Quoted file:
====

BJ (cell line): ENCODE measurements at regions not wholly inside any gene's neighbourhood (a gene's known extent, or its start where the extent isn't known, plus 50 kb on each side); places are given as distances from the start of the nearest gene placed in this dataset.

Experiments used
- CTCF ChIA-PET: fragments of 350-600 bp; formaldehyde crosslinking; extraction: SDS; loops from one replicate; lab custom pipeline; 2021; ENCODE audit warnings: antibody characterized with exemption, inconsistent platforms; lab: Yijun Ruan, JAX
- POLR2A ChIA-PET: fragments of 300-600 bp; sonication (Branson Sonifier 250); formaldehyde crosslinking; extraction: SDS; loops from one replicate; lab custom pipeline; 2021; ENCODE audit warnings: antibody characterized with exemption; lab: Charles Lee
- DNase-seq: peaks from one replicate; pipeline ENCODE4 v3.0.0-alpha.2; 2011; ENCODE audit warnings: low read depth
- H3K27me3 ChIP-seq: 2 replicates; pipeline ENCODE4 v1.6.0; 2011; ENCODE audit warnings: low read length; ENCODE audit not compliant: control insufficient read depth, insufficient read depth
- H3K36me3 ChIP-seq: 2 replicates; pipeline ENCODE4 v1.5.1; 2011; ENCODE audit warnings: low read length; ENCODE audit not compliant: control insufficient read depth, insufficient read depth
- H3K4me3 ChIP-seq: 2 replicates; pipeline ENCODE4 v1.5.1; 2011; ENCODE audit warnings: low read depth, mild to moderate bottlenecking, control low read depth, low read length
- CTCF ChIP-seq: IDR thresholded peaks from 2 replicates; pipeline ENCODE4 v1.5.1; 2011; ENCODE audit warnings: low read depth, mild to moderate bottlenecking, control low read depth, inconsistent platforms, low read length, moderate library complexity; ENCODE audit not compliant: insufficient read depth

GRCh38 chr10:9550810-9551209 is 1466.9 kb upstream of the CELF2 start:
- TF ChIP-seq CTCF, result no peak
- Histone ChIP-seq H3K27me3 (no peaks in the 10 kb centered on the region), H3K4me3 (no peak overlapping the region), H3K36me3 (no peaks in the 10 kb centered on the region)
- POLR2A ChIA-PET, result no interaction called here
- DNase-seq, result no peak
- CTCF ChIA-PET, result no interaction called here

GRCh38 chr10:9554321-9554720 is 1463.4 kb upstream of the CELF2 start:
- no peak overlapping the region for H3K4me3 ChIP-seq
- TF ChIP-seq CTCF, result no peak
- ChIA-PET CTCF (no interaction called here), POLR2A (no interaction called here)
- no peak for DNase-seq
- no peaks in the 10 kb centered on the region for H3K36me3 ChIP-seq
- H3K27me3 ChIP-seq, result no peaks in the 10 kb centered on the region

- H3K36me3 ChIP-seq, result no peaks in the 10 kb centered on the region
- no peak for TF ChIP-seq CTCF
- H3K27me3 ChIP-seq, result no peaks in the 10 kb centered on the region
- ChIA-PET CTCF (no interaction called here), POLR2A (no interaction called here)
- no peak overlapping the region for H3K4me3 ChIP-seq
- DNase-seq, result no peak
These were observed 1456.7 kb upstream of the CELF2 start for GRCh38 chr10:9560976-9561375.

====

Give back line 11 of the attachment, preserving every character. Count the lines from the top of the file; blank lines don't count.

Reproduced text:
- TF ChIP-seq CTCF, result no peak